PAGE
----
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Using Firebase cloud functions in NodeJS with Redux shopping cart

Ting Chung
Aspiring software developer. I previously worked in the aerospace industry as a systems engineer.
・6 min read

Recently, I have been designing an e-commerce web application using Google Firebase, React, and NodeJS. My thoughts about how to design a secure shopping experience came through much research. I had a Google Cloud Firebase app and I wanted the user to add and remove items to the shopping cart at the same time making secure fetch calls to save the shopping cart in a database. One way to ensure a secure shopping experience is to use an encrypted JSON web token (JWT) when performing each call. This is specifically what I did with my shopping cart.

So in order to store the shopping cart in my database, I used Google Cloud Functions written in NodeJS to perform these actions. Doing any JWT encryption usually takes a backend like NodeJS, but specifically when using a Google Firebase web application and Google Firebase's Realtime database, a cloud function will be necessary to encrypt, decrypt and handle database actions when all done together. In this post, I will cover how to create a JWT and use the Google Cloud Functions to store data in the database.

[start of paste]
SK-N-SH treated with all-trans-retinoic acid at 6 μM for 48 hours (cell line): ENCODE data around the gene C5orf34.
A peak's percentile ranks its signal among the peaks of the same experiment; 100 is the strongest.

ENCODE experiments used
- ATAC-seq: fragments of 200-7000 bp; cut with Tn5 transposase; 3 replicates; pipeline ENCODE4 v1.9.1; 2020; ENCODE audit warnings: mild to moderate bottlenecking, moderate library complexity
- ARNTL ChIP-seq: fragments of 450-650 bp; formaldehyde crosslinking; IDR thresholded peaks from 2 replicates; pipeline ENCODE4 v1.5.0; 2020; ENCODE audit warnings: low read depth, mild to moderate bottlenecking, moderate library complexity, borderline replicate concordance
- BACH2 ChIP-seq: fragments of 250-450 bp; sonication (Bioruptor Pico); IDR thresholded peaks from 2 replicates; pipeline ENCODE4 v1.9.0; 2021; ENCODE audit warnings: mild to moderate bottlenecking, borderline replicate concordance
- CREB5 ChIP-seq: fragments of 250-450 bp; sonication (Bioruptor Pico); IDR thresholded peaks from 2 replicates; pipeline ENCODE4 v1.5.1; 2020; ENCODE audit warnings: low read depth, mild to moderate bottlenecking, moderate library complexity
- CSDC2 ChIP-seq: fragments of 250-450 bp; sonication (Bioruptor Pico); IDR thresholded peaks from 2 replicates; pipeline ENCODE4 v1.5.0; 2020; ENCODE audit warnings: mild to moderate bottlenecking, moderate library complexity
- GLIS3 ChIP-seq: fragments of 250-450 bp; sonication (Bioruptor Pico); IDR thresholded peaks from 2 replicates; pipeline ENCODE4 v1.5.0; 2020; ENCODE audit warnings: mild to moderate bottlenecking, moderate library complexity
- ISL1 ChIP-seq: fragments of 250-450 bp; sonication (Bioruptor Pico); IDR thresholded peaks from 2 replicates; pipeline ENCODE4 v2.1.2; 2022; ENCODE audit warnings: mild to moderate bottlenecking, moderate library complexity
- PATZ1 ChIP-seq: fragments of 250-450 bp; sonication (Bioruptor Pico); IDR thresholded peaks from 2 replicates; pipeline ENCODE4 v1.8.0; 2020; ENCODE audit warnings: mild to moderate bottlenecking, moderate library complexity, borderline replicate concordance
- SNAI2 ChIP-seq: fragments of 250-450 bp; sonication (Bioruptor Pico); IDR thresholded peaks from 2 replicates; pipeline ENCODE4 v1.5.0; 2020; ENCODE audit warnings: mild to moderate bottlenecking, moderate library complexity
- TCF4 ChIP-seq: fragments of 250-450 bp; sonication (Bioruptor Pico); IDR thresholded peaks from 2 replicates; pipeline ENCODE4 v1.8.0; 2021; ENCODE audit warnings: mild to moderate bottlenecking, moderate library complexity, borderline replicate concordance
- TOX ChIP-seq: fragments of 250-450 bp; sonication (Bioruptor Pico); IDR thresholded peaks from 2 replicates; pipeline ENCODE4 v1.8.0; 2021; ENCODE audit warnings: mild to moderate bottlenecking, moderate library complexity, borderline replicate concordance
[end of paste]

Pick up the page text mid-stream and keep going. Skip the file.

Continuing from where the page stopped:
First, you will need to enable Google Cloud Functions in your Firebase project. They have some very detailed tutorials you can find here:

Firebase Cloud Functions tutorials

In the tutorials, they suggest starting with Typescript, which is what I did. And just a note if you use Typescript, you might need to spend some time understanding how TSlint works because the Typescript lint will throw an error if you don't have everything written within the proper rules. You may have to adjust according to your needs.

When first enabling cloud functions, your index.ts file contains the following code:

import * as functions from 'firebase-functions';
export const helloWorld = functions.https.onRequest((request, response) => {

   response.send("hello world!")

});
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Breaking this code down, this is how a basic cloud function works. Instead of having your NodeJS app listen to a certain port, Firebase creates a cloud function to respond to your requests. In order to access the function, you need to make a request to a site formatted like this:

https://us-central1-yourprojectname.cloudfunctions.net/helloWorld

So this is a simple GET request, but what if I want a post, get, and a patch request like I do with my shopping cart? Google cloud functions allow you to export an expressJS app to that cloud function.

Here is an example from Google Firebase's documentation:

const express = require('express');
const cors = require('cors');

const app = express();

// Automatically allow cross-origin requests
app.use(cors({ origin: true }));

// Add middleware to authenticate requests
app.use(myMiddleware);

// build multiple CRUD interfaces:
app.get('/:id', (req, res) => res.send(Widgets.getById(req.params.id)));
app.post('/', (req, res) => res.send(Widgets.create()));
app.put('/:id', (req, res) => res.send(Widgets.update(req.params.id, req.body)));
app.delete('/:id', (req, res) => res.send(Widgets.delete(req.params.id)));